The Florist's Daughter

February 25, 2008

Writers of memoirs used to be people who had explored the North Pole or starred in films or run for president; their writing was a final act of summary. These days memoirs are more often ordinary people’s chronicles of unfolding discoveries. They present life as a work in progress or a spiritual quest in which the author pays attention to the past to gain new insight.

One of the best practitioners of the genre is Patricia Hampl, as she shows in her lovely fifth memoir, The Florist’s Daughter, in which she pays tribute to the lives of her parents in St. Paul, Minnesota. “These apparently ordinary people in our ordinary town, living faultlessly ordinary lives, and believing themselves to be ordinary, why do I persist in thinking—knowing—they weren’t ordinary at all?”

It’s a tough assignment; as Hampl acknowledges, “Nothing is harder to grasp than a relentlessly modest life.” She sees her memoir work as a sort of travel writing. In a previous narrative, I Could Tell You Stories, she writes that she’s “moving through it all faithfully, not so much a survivor with a harrowing tale to tell as that older sort of traveler, the pilgrim, seeking, wondering.”

In snapshot after snapshot, she brings into sharp focus her mother, Mary, an Irish Catholic, and her father, Stanislaus, a handsome Czech florist. From the Czech side of the family she learns that “you can look back, but never look beyond.” The Irish, on the other hand, “lived the dangerous dreams of the imagination.” This heritage of remembrance and imagination drives her stories.

Hampl’s florist father sensitized her to appreciating every moment. “To toss money at fleeting beauty—this was the point of buying flowers. Not their beauty, but their transience.” She learned to crystallize transient moments in time, capturing the brief splendor of the seemingly commonplace. Her father also had “resilient faith in the educative powers of just looking.” He often took Patricia and her springer spaniel, Buddy, for rides in the Minnesota countryside. “‘Just look at that,’ he would say to me or to Buddy, to anyone with eyes to see.”

It’s no wonder that Hampl, a regent’s professor who teaches creative writing at the University of Minnesota, is able to mine her past for vivid colors and images. As she unfolds scene after scene, she uses a cornucopia of adjectives—“the narrow powder-pink boxes with the gold logo”—and mixes the ecclesiastical with the everyday: “communion-wafer white.”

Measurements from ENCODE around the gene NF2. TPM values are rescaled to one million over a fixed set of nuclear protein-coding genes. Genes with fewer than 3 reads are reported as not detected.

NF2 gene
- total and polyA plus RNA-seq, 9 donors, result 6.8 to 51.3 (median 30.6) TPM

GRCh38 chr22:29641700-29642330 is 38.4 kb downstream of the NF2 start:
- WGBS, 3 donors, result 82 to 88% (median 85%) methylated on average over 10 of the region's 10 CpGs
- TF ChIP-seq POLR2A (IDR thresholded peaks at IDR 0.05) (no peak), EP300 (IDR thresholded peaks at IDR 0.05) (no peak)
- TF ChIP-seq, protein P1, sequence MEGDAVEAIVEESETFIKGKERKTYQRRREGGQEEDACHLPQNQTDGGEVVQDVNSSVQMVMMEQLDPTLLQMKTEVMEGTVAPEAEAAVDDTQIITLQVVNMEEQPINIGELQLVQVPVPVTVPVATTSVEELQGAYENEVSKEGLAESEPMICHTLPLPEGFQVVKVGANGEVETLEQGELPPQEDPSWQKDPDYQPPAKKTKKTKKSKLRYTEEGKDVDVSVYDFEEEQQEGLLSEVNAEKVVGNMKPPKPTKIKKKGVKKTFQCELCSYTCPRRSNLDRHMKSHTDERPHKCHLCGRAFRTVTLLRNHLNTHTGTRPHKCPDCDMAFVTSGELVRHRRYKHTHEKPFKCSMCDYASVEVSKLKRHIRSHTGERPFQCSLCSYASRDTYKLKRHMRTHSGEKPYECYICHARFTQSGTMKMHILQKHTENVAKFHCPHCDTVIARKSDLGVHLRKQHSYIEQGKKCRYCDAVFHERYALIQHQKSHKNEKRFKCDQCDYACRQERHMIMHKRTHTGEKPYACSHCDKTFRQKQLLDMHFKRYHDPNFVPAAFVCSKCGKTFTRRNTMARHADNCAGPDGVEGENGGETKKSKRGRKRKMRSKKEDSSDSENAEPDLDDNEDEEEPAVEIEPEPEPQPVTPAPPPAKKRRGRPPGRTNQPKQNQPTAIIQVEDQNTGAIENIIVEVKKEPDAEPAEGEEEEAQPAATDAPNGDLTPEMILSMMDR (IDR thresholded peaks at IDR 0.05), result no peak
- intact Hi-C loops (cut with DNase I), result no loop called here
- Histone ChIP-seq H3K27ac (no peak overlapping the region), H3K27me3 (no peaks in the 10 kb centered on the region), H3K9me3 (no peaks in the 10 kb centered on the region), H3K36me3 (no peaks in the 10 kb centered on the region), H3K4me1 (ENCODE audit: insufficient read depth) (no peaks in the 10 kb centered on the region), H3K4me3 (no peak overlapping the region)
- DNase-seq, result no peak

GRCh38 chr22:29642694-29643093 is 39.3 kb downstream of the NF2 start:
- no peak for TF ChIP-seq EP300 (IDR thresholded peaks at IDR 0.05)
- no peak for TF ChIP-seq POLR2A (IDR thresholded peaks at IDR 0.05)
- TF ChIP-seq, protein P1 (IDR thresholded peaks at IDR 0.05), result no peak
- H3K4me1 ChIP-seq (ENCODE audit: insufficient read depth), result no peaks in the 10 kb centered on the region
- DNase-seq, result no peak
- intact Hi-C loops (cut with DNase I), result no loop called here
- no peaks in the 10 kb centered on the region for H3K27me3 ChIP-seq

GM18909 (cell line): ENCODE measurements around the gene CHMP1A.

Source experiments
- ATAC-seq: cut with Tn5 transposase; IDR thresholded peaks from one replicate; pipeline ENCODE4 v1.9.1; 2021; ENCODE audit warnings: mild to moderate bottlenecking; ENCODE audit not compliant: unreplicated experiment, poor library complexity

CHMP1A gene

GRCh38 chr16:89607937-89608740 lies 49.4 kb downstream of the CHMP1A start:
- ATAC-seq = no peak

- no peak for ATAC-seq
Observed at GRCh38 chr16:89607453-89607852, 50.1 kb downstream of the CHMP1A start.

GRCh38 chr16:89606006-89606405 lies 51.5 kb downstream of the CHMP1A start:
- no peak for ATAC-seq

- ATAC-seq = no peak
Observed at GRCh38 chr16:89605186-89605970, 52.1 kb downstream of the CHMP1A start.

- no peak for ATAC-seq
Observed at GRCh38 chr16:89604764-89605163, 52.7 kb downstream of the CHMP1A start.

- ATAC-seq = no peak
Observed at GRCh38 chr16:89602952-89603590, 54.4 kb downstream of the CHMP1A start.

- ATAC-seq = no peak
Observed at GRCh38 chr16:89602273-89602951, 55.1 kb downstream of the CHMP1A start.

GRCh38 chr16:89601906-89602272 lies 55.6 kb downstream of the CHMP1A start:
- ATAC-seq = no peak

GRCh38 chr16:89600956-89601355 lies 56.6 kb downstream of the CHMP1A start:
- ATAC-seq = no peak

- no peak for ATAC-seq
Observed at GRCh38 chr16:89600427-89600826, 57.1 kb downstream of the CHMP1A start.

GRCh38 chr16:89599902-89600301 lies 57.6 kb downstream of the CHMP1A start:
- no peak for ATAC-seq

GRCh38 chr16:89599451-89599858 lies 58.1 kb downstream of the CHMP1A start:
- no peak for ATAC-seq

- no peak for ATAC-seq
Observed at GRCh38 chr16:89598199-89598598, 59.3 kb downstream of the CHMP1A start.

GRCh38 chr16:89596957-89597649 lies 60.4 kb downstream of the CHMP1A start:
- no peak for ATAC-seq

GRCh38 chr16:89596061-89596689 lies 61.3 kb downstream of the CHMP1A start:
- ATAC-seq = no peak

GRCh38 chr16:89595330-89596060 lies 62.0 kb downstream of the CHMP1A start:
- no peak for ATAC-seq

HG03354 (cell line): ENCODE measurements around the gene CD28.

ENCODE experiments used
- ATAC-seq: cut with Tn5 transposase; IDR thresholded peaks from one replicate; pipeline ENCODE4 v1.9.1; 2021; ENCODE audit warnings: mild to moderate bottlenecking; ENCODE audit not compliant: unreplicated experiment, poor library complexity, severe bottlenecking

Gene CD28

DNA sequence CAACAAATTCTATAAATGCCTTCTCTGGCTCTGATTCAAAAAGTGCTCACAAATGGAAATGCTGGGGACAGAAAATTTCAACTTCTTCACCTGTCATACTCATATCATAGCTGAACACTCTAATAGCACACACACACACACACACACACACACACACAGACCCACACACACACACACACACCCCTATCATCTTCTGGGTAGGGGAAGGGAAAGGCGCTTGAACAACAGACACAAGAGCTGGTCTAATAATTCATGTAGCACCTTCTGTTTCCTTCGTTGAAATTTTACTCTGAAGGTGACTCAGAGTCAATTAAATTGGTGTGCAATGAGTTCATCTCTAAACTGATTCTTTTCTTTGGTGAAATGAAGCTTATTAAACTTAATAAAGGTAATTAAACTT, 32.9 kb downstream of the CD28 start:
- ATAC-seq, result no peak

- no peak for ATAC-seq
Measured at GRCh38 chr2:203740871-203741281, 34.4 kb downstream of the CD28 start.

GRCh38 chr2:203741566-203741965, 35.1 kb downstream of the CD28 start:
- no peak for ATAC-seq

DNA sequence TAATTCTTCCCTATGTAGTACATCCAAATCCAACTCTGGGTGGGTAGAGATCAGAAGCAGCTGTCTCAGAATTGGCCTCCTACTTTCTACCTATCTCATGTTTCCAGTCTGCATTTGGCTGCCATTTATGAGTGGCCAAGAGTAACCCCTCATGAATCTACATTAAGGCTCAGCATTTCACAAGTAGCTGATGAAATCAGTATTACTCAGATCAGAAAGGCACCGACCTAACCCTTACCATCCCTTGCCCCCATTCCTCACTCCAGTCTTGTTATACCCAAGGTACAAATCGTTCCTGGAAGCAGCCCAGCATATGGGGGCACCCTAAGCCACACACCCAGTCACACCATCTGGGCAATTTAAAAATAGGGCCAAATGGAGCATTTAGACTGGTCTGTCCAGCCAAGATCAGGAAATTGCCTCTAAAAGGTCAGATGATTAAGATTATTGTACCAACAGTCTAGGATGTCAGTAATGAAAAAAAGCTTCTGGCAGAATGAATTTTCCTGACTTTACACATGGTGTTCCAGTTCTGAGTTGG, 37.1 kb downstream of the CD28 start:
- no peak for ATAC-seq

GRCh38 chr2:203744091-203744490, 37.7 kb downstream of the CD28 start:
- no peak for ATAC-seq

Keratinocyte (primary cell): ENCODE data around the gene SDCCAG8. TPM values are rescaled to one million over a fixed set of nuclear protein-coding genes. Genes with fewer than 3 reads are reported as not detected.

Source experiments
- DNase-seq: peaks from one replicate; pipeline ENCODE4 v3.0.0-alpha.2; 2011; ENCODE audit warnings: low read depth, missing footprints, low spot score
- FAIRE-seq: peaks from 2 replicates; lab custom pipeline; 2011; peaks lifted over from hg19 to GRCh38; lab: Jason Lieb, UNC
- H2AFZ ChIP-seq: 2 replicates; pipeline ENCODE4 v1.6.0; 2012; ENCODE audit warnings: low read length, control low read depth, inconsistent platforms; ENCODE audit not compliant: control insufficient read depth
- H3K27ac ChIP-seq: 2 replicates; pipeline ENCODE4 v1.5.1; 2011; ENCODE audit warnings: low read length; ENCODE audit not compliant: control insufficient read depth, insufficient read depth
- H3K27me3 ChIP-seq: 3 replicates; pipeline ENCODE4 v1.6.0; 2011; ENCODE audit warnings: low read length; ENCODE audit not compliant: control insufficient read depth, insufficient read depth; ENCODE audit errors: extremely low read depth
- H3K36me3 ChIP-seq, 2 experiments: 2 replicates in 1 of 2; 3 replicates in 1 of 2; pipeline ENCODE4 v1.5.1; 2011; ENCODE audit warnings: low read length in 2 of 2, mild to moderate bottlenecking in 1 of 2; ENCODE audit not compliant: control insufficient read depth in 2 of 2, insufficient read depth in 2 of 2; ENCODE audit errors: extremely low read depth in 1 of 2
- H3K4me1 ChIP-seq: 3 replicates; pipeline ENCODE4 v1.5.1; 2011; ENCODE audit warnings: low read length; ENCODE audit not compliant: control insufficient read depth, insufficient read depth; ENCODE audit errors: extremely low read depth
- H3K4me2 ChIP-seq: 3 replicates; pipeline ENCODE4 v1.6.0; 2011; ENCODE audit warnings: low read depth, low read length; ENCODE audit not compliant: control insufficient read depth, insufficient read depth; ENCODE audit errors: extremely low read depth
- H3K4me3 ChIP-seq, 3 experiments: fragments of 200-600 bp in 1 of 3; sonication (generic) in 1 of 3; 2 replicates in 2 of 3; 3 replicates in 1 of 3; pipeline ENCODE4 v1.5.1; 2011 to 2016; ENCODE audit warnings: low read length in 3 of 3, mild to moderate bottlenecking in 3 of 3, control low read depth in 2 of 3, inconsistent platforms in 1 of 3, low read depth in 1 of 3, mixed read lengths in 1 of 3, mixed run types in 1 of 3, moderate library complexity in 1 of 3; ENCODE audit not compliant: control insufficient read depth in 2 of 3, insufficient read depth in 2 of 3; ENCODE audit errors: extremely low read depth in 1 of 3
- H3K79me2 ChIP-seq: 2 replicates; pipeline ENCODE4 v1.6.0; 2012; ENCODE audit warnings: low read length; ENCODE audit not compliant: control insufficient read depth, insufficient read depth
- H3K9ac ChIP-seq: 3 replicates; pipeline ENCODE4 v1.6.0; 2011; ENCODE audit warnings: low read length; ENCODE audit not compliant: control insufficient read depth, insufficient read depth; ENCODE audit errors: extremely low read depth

The sacred and the ordinary mingle elsewhere. As her father provided “glittering things”—sumptuous gardens, lavish floral decorations for dinner parties—to the wealthy matrons of St. Paul, Hampl reflects, “This surface loveliness was the outward and visible sign, as the nuns taught us about the sacraments, of an inward and spiritual grace, the communion of civic good he believed in, the market economy as sacramental rite.” Beauty was essential, holy.

Hampl inspects her past from every angle, sometimes just looking, other times digging for meaning. To put these things on paper is, perhaps, to “offer them up,” as the nuns and Hampl’s mother told her to do with anything difficult. In Spillville, an earlier book of essays, Hampl notes: “It’s the faith that this helpless thing, lyric perception, is an authentic response to the world’s impossible contradictions which seem to resolve themselves, finally, as beauty.”

The ambition of Hampl’s epileptic mother was to turn her daughter into an observer, a notetaker, “the smart cookie unconvinced of surfaces, unpersuaded by good intentions, preternaturally watchful.” As her mother recounted story after story to her daughter, she used painstaking detail to reconstruct events and scenes. Hampl paid rapt attention, knowing that her mother’s epileptic seizures could happen anytime. “This gave her storytelling a heart-stopping note of suspense and danger.” With this storytelling, Hampl says, her mother taught her about writing without ever penning a word.

Like an artist creating a collage, Hampl layers her new essays over remnants of her previous memoirs (A Romantic Education, Virgin Time, I Could Tell You Stories, Blue Arabesque). Her readers will recognize certain anecdotes—the death of her Uncle Frankie in a horrific brewery accident, a childhood scene about power and social status—and the liberal sprinkling of F. Scott Fitzgerald references throughout. Some may find the repetition irksome, others will read the familiar passages with the pleasure of encountering old friends.

A Jewish proverb tells us: “In remembrance is the secret of redemption.” If memory is also the “tabernacle of human experience,” as Hampl says, then her stories form a testament to its beauty and power. The gift of The Florist’s Daughter is to remind us of the transformative value of remembering and paying attention to our lives, no matter how ordinary they seem.